Tree, Poison Flat, Carson Iceberg Lake Tahoe to Mount Whitney: Your Backpacking Guide to the High Sierras Yellow Flower
Lake Tahoe Sunset.
Climbing South from Lower Echo Lake, sunset over North Lake Tahoe


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Lower Echo Lake to Highway 50
Desolation Wilderness and Meiss Country Roadless Area

The Tahoe to Yosemite Trail from Desolation Wilderness South to the Meiss Roadless Area across Highway 50





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Trail guide section index

Echo Lake to Echo Summit

South Highway 50

Topo Map

Topo map

maps index

miles & elevations Miles & Elevations Index Lake Tahoe Basin Management Unit Local Weather

All Sierra Weather
forest-wilderness Permits
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Hiking between Lower Echo Lake & Echo Summit in the Dark


Southbound long-distance backpackers continue on the combined Tahoe to Yosemite, Pacific Crest, and Tahoe Rim routes South out of Lower Echo Lake to Echo Summit.

A trail behind the bathroom shortcuts up to the Upper Parking Lot rather than following the paved road the long way around. At the Upper Parking Lot we find the well-marked trailhead pointing TYT-PCT-TRT hikers South to Echo Summit.

This is the two mile connector trail linking the South side of Desolation Wilderness at Lower Echo Lake to the North side of the Meiss Country Roadless Area at Echo Summit.

Lower Echo Lake to Echo Summit
15 minute backpacking MAP

This connector trail crosses the Eastern end of Ralston Peak's ridgecrest overlooking the Lake Tahoe Basin and separating the channel between the mountains holding Echo Lakes from the channel between mountains running up to Echo Summit.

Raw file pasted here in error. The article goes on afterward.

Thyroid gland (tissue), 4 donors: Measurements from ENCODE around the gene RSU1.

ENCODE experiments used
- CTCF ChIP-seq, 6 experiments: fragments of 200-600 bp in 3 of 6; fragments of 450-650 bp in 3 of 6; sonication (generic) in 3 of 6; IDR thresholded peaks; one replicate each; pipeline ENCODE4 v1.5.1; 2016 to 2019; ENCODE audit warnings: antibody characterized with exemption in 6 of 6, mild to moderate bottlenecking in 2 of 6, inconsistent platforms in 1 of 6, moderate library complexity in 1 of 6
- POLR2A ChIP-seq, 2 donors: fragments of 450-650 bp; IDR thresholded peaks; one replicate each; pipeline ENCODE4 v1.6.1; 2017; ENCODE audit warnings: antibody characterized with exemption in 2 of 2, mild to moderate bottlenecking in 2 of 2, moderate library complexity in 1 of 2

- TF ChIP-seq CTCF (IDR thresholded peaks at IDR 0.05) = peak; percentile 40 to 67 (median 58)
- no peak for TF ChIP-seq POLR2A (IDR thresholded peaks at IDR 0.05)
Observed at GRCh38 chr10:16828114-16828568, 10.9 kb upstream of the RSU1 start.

We get a couple of glimpses of the lake and basin when we can see through or above the trees and around the terrain, but this hike is through densely shaded forests. This area is sprinkled with houses, private facilities such as the UC Berkeley Golden Bear retreat, and access roads. The trail surface is soft forest-floor material, very easy on the feet after the last couple of days hiking Desolation's hard granite surfaces.

Hard surfaces are hard on the knees.

Southbound High Sierra backpackers starting their Tahoe to Yosemite trip from Echo Summit and day hikers and short-distance backpackers South into the Meiss Country Roadless Area all start their hikes from the Echo Summit trail head.


Northbound High Sierra short-distance backpackers will start their trips into Desolation Wilderness from the Lower Echo Lake Trail head.

Northbound Long-distance backpackers on the Pacific Crest Trail will likely be looking to stop in and resupply at the Echo Chalet, have some fresh food, and take a nice break if not head down to town and visit South Lake Tahoe for some serious R & R.

Trailhead South to Echo Summit from the Upper Parking Lot above Lower Echo Lake.

Southbound Trailhead Marker at Lower Echo Lake's the Upper Parking Lot.

Meeks Bay to Echo Summit
Backpacking Miles and Elevations

Because this two mile section of trail between Lower Echo Lake and Echo Summit sits between major trailheads to its North and South it is not hiked by most short-distance backpackers.

Local backpackers and hikers begin their trips North and South out of Echo Lake and Echo Summit, respectively, so this short section is mostly hiked by Summer residents, local kids, and the visitors-tourists visiting Echo Lake and its facilities.
The only backpackers you see on this short section of trail are through-hikers on the long-distance trails heading North and South.

Add your experiences, comments, and questions.

Over the end of the ridge and past the Houses Southbound towards Highway 50

View of Lake Tahoe Sunset from between Echo Lake and Summit

Above: View of Lake Tahoe from above the Echo Lake trail head at sunset.

Below: Johnson Pass Road is well marked for the PCT hiker. In fact this whole segment of trail is well marked for long-distance hikers where the trail crosses Johnson Pass Road and Highway 50.

Pacific Crest Trail Sign, Echo Summit Road crossing, above Highway 50 Echo Summit Road
Well marked trail across Johnson Pass Road towards Highway 50 and Echo Summit. Crossing Johnson Pass Road, is that the PCT sign on the other side? Yes.


Echo Lake Trailhead